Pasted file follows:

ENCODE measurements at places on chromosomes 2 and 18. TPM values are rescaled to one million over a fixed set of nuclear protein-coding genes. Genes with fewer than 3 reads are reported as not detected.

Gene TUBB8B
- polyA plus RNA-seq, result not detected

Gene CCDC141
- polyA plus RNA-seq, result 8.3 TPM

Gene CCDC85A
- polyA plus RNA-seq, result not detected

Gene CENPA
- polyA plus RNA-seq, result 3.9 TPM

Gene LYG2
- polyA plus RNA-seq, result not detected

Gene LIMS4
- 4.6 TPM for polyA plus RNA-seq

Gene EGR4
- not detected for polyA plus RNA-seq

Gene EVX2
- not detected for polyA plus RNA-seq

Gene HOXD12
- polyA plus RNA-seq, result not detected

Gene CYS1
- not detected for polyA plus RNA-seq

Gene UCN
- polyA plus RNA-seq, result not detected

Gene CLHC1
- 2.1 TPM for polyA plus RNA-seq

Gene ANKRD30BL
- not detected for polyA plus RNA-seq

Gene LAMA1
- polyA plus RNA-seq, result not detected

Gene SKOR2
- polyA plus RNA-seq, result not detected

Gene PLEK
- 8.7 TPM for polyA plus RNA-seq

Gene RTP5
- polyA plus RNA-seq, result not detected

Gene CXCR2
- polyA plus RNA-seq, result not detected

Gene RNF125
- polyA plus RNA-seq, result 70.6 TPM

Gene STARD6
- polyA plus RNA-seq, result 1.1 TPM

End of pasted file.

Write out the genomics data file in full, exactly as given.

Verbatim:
ENCODE measurements at places on chromosomes 2 and 18. TPM values are rescaled to one million over a fixed set of nuclear protein-coding genes. Genes with fewer than 3 reads are reported as not detected.

Gene TUBB8B
- polyA plus RNA-seq, result not detected

Gene CCDC141
- polyA plus RNA-seq, result 8.3 TPM

Gene CCDC85A
- polyA plus RNA-seq, result not detected

Gene CENPA
- polyA plus RNA-seq, result 3.9 TPM

Gene LYG2
- polyA plus RNA-seq, result not detected

Gene LIMS4
- 4.6 TPM for polyA plus RNA-seq

Gene EGR4
- not detected for polyA plus RNA-seq

Gene EVX2
- not detected for polyA plus RNA-seq

Gene HOXD12
- polyA plus RNA-seq, result not detected

Gene CYS1
- not detected for polyA plus RNA-seq

Gene UCN
- polyA plus RNA-seq, result not detected

Gene CLHC1
- 2.1 TPM for polyA plus RNA-seq

Gene ANKRD30BL
- not detected for polyA plus RNA-seq

Gene LAMA1
- polyA plus RNA-seq, result not detected

Gene SKOR2
- polyA plus RNA-seq, result not detected

Gene PLEK
- 8.7 TPM for polyA plus RNA-seq

Gene RTP5
- polyA plus RNA-seq, result not detected

Gene CXCR2
- polyA plus RNA-seq, result not detected

Gene RNF125
- polyA plus RNA-seq, result 70.6 TPM

Gene STARD6
- polyA plus RNA-seq, result 1.1 TPM